Banned sunbeds: 'No redeeming features', says top medic
Unmanned sunbeds have "no redeeming features", says Wales' chief medical officer.
Dr Tony Jewell spoke as the facilities are being banned in Wales as laws to clamp down on sunbed use are extended.
From Monday, businesses with unmanned coin-operated sunbeds could be fined £5,000.
"Suntan is a sign you've had exposure to ultra-violet light and that increases the risk of skin cancer," said Dr Jewell.
Under-18s were forbidden from using sunbeds in April across Wales and England to try to reduce skin cancer.
When that ban was introduced by the UK government, there was nothing to stop under-18s using an unsupervised salon.
Now the Welsh government is aiming to ensure young people will not have access to any sunbeds.
Midday sun levels
Local authorities could fine businesses up to £20,000 if an under-18 is caught using a sunbed.
Dr Jewell told BBC Radio Wales: "I don't think there are any redeeming features to sunbed use in salons like this and we do want to reduce their use.
"Sunbeds give you Mediterranean midday sun levels of UV light and the problem is UV is radiation and sunburn is a sign your skin has been burned by radiation, so it's not a good thing.
"We don't think it's a good thing to do. It damages eyes and it ages skin."
Asked whether an outright ban on sunbeds was likely, Dr Jewell replied: "We'll wait and see.
"This is about adult choices and the ban is for under-18-year-olds and we hope adults will make an informed choice."
Abuse of a sunbed
Gary Lipman of the Sunbeds Association said it "mostly" welcomed the Welsh government's initiative because he said it was based on code of practice introduced by the association in 1995.
"Our members have been operating to the code of practice and even non-members have worked to the code of practice as well," he said.
He added: "That's not to say that the use of a sunbed is harmful - it's the abuse of a sunbed that can be harmful and that's what we have got to eradicate.
"We are attracted to ultra-violet because naturally we need the sun for vitamin D. There's no difference between a sunbed and the natural sun."
Councils say they will help salons to ensure they comply with the ban, which has been welcomed by cancer charities.
Welsh cancer charity Tenovus said the ban was important as skin cancer is the most common cause of cancer in 15 to 24-year-olds, and south Wales has one of the highest incidences in the UK.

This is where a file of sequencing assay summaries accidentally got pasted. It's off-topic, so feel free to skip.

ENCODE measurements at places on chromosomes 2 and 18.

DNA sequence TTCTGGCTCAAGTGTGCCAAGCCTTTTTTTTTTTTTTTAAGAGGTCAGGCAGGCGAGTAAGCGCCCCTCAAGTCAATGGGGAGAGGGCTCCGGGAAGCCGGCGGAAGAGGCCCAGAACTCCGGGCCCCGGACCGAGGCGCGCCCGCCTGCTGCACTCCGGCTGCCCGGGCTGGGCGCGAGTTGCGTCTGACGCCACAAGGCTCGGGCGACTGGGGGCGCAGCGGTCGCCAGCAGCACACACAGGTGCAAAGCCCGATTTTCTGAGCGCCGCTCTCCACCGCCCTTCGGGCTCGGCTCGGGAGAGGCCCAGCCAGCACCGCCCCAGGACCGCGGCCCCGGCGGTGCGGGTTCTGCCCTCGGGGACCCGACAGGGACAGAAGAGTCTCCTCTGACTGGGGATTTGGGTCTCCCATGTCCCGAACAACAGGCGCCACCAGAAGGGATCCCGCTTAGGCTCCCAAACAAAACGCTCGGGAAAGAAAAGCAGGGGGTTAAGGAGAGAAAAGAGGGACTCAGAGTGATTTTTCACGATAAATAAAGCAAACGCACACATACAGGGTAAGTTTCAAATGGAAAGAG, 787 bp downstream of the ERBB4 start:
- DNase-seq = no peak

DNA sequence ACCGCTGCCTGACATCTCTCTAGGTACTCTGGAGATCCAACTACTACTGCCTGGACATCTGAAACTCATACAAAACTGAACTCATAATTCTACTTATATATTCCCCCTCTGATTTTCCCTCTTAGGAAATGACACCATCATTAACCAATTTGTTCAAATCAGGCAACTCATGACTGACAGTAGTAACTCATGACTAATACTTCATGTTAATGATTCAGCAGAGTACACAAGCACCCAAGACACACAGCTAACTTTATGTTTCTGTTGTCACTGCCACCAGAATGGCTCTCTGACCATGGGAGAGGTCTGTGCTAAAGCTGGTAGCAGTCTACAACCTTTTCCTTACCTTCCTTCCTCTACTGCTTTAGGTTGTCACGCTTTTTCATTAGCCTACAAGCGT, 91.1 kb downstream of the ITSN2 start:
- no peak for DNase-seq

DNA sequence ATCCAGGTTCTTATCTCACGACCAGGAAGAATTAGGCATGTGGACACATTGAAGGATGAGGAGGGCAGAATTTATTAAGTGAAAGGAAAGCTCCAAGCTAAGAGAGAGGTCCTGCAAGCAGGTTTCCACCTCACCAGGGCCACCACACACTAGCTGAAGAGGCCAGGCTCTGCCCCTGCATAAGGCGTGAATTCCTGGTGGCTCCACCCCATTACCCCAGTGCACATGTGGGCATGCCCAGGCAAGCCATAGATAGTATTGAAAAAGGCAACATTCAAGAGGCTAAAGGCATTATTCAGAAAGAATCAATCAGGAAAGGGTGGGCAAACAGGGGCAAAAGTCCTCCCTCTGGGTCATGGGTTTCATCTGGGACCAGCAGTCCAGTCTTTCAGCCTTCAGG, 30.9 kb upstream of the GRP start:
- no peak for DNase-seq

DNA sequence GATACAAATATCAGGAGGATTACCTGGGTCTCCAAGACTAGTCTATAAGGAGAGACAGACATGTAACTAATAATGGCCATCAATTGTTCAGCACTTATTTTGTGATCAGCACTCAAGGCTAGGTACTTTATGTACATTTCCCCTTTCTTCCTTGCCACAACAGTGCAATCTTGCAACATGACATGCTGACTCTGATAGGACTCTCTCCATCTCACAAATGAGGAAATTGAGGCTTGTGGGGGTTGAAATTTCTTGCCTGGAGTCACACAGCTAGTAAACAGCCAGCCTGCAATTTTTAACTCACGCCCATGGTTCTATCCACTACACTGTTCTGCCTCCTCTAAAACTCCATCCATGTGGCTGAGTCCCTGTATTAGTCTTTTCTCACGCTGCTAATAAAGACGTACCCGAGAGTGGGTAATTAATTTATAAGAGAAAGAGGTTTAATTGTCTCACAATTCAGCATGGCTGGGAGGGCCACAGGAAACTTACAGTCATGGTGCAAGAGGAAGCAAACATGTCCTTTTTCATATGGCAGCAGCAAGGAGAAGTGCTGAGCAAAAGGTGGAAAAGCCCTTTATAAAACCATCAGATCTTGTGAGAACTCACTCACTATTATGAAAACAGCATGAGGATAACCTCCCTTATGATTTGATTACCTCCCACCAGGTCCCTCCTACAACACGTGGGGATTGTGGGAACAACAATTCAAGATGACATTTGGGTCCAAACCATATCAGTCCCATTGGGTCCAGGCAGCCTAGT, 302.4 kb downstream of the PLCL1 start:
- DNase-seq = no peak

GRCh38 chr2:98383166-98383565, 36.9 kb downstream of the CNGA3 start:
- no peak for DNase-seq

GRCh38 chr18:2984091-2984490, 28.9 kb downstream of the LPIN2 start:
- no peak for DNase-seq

"Skin cancer incidence is very strongly linked to over-exposure to ultra-violet radiation through sunbeds, levels of which can be six times stronger than the Australian midday sun," said Tenovus head of research Dr Ian Lewis.
"Wales alone has 500 cases of malignant melanoma a year, the most dangerous and potentially fatal form of skin cancer, resulting in 100 deaths.
"The rise in incidence of this type of skin cancer is truly alarming; between 1996 and 2006, Wales saw the rate of malignant melanoma, in men and women double."
First degree burns
The new legislation comes after two cases were highlighted in the media in recent years.
Kirsty McRae, then 14, was treated for first degree burns after spending 19 minutes on a sunbed at an unmanned salon in Barry, Vale of Glamorgan.
Ten-year-old Kelly Thompson, from Port Talbot, received 70% burns after spending 16 minutes on an unsupervised sunbed.
The Welsh government legislation also bans the sale or hire of sunbeds to under-18s, while making it an offence not to provide protective eyewear to those using them.
Health Minister Lesley Griffiths said tanning businesses would also be given posters to display showing the risks of sunbed use.
"There is no doubt among health experts that using sunbeds can be very harmful," she said. "They have been linked to a higher risk of skin cancer, eye damage, and premature skin ageing.
"Melanoma is a skin cancer that develops in young people and sunburn is a risk factor for melanoma."
Enforcing the law
Cancer Research Wales said using a sunbed before the age of 35 increased by 75% the risk of malignant melanoma, the most dangerous form of skin cancer.
"We know that young people across Wales, particularly teenage girls, have used sunbeds in large numbers which is why Cancer Research UK helped campaign for the recent legislation to make it illegal for under-18s to use sunbeds," said Sarah Woolnough, the charity's director of policy.
"We believe these new supporting measures introduced by the Welsh Government will make the legislation as effective as possible and help save lives."
Councils will now have to enforce the law, with some saying they want to help salons bring in the changes.
Philip Evans, of Conwy council, said: "Adopting a close working relationship with sunbed operators across both counties at an early stage, should ensure that we play a significant role in achieving this important public health outcome."
Under-18s in Scotland were banned from using sunbeds in 2009 though no final decisions have been made yet as to whether the same law will be passed in England.
A private members bill passed through the Commons and Lords last year gave narrow powers to ministers across the UK to make certain regulations relating to the use of sunbeds by under-18s and to ban unmanned tanning salons.
The bill did not give ministers any powers to ban sunbeds or tanning salons altogether.